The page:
READING OTHER PEOPLE’S
letters can be interesting, especially if they are from long ago, and about motorsport. This applies particularly to that intensely exciting pre-WWII period when the mighty MercedesBenz and Auto Unions cars were in action.
Dick Seaman was one of the successful Mercedes-Benz drivers, and his racing was photographed by his friend George Monkhouse, chief engineer at Kodak and also the greatest motor-racing cameraman of that time.
You, too, can now read their letters by purchasing Dick &George by Doug Nye (Palawan Press, London, ISBN 952300 9 9, 1,135). Nye was given letters, telegrams and postcards sent between Seaman and Monkhouse (who used his vintage Bentley 4.5-litre on his 1937/38 photographic sessions) and those of Seaman’s mother, fiancee and others. Facsimiles of this material are used in this important book, with a huge array of fascinating photographs, and the letters are repeated clearly in the text The story that unfolds is irresistible to those who remember or want to know more about those dramatic racing years. Some of it is critical of other drivers, some of it humorous,
and some positively revealing from Seaman’s start as a racing driver to the sad accounts of his death in the 1939 Spa GP and his funeral. His meeting with Erica Popp, whom he married, his autocratic mother’s views of his profession and this marriage to a German girl, the true reasons for race retirements and Dick’s crashes, and so much more, are encompassed in those letters. Much of the information, including Erica’s later marriages, is material never previously disclosed. I was very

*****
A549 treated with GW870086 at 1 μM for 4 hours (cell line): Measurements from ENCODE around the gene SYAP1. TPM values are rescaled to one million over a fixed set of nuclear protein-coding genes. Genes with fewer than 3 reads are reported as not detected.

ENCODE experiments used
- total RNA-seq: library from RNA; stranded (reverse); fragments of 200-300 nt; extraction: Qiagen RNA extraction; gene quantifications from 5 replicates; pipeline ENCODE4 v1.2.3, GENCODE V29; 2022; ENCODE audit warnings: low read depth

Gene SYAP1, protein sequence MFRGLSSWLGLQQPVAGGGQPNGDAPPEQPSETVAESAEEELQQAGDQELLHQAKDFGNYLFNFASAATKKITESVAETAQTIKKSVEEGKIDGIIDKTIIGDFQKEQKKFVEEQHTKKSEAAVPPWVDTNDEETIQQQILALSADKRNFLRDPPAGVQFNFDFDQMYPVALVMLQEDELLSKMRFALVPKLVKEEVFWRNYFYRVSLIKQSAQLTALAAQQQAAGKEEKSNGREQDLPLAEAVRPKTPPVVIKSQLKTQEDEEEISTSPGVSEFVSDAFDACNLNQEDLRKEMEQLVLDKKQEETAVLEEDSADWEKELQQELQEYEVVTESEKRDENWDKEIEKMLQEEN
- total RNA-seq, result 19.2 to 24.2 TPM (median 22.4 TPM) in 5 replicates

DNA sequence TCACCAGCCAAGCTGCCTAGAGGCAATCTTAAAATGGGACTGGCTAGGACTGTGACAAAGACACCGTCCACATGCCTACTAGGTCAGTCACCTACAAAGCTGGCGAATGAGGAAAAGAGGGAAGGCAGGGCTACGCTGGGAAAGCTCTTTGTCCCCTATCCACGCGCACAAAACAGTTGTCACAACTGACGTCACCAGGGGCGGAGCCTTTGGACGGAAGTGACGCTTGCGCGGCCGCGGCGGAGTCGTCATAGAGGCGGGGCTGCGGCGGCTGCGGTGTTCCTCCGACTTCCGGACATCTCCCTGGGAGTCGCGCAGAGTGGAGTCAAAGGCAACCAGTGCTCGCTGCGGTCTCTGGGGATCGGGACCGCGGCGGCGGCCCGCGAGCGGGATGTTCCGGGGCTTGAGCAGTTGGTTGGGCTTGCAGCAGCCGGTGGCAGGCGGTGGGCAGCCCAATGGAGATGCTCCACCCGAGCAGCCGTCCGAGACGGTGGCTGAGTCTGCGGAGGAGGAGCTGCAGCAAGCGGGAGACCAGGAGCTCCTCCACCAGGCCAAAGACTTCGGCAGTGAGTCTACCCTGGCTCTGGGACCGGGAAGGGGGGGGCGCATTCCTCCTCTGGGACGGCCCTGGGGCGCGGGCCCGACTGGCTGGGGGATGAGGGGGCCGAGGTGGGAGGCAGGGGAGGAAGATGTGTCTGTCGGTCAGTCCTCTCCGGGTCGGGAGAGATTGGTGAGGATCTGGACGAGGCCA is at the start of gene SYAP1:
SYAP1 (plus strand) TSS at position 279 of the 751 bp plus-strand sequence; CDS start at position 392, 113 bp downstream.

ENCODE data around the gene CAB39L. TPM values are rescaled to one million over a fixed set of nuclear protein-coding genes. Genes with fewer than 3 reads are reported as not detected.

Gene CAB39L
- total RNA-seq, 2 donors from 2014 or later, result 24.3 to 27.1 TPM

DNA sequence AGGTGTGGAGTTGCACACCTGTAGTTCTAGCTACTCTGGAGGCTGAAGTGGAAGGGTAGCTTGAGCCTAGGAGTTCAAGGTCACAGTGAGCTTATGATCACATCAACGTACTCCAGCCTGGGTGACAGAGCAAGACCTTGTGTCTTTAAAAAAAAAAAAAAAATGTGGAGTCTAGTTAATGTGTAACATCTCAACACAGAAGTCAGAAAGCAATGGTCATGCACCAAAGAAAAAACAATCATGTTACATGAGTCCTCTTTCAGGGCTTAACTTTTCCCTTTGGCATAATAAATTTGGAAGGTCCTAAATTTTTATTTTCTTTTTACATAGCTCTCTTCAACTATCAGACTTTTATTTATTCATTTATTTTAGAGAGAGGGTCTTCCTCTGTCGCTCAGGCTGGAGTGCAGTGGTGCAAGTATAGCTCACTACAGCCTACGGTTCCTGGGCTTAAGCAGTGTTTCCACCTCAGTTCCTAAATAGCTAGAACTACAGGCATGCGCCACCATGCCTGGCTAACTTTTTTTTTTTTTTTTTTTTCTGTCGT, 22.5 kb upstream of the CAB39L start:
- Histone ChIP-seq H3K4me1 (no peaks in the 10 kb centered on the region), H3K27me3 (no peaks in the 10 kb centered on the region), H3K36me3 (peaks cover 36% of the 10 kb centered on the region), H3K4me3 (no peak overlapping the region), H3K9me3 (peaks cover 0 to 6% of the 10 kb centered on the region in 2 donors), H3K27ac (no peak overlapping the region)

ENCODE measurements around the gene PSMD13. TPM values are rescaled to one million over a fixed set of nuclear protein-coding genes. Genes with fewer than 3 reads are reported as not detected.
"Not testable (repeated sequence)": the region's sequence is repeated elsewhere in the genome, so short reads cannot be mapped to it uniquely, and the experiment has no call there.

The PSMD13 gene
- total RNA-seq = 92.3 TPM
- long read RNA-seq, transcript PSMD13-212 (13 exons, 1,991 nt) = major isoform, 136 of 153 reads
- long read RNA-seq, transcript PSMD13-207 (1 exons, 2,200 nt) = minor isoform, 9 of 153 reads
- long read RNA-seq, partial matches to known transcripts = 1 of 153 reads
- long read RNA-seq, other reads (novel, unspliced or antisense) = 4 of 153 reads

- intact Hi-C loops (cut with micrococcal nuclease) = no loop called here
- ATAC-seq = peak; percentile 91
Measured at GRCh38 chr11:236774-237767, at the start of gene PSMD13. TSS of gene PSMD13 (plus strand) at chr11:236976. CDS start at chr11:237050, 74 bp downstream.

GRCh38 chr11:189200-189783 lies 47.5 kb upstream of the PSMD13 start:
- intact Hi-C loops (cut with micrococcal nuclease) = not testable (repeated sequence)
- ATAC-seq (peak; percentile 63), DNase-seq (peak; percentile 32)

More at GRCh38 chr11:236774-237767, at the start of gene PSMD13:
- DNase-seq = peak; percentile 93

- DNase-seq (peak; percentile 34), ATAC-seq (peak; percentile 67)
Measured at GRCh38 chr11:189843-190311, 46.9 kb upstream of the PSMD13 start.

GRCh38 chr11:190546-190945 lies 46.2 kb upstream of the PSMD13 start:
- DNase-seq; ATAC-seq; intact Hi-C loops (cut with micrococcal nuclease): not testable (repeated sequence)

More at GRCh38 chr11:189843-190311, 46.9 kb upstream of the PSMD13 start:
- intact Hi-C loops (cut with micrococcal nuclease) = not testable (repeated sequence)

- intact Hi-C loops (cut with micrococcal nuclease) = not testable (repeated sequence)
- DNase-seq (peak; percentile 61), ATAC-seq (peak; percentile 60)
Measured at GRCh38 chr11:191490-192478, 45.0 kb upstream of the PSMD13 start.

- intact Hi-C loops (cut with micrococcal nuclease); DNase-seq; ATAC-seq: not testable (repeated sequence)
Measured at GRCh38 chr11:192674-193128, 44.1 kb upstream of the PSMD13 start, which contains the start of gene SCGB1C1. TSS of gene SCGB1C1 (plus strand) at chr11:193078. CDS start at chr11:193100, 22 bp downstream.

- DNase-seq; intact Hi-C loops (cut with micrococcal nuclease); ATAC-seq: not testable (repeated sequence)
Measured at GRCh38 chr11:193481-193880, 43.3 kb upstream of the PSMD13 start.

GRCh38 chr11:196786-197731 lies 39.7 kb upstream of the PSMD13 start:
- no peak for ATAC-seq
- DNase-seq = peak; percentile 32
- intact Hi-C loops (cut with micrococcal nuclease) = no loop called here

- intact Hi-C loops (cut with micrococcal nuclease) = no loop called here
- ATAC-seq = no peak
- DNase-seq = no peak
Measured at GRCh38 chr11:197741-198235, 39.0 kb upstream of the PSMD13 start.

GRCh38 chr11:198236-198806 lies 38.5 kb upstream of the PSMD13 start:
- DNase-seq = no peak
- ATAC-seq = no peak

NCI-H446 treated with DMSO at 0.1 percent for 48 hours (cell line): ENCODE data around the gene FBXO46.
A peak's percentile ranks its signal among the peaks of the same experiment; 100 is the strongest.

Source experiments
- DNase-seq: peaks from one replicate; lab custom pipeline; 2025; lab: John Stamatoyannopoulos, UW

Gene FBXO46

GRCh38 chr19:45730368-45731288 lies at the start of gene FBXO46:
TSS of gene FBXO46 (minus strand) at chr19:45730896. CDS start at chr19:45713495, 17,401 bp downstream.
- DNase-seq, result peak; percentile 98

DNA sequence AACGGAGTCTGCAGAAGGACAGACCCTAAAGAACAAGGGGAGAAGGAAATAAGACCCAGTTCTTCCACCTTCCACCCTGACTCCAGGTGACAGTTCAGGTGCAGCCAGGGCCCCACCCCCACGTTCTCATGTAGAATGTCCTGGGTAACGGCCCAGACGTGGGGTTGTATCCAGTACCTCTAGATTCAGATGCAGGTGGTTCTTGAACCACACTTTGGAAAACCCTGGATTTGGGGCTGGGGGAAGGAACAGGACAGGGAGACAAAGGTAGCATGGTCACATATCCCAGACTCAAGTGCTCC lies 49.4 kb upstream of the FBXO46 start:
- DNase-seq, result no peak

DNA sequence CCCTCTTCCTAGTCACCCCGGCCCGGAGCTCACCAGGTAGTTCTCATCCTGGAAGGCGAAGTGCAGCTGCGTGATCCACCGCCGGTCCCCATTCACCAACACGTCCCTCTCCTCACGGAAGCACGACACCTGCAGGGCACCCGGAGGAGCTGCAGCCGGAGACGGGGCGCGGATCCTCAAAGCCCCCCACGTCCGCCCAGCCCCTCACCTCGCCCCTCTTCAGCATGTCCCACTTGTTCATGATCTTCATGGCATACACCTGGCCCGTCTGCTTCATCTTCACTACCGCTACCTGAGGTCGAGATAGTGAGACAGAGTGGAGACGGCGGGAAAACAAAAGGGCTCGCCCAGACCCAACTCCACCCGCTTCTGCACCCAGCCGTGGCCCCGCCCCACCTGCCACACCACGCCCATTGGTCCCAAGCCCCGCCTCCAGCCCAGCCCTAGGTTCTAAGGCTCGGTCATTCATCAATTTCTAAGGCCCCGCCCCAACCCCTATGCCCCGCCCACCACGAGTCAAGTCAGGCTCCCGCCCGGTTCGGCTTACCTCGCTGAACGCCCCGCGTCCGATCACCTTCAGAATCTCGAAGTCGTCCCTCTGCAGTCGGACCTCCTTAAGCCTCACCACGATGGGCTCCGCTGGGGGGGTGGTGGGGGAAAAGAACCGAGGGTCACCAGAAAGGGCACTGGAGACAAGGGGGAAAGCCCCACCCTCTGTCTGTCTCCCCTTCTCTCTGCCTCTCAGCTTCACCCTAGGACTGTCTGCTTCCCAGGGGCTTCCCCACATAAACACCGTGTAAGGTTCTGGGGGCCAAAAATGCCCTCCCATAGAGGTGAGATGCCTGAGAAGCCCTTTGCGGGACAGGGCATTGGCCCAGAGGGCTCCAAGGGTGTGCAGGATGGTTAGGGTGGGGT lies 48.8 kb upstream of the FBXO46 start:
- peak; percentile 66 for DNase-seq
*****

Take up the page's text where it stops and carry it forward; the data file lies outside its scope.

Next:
gratified, for instance, to learn that when George asked Dick if he had heard about the lecture that he had given to the Harrow CC in 1938, Seaman said he had read my report of it in MOTOR SPORT.
Race history is also provided, with much about the 1.5-litre GP Delage Seaman used so successfully (although this material has already appeared elsewhere, along with data from Dick’s letters to Giulio Ramponi which Lord Montagu asked me to analyse for his Veteran & Vintage magazine). Many items in the letters are explained in 41 pages of illustrated notes (in which the Lorraine-Dietrich that won at Brooklands in 1907 is mistaken for the 1912 GP Lorraine Vieux
Charles Trois, and Edwards was the secretary of the BRDC, not of the JCC) and there is a good Index.
We have had some outstanding books recently and this is one of the finest, even if you need a lectern to read it comfortably (it weighs in at a hefty 6lbs).
It will enthral you, though pictures of the crashed car at Spa and funeral will sadden you.
Only 1500 copies of Dick and George are to be printed, so this is a chance not to be missed.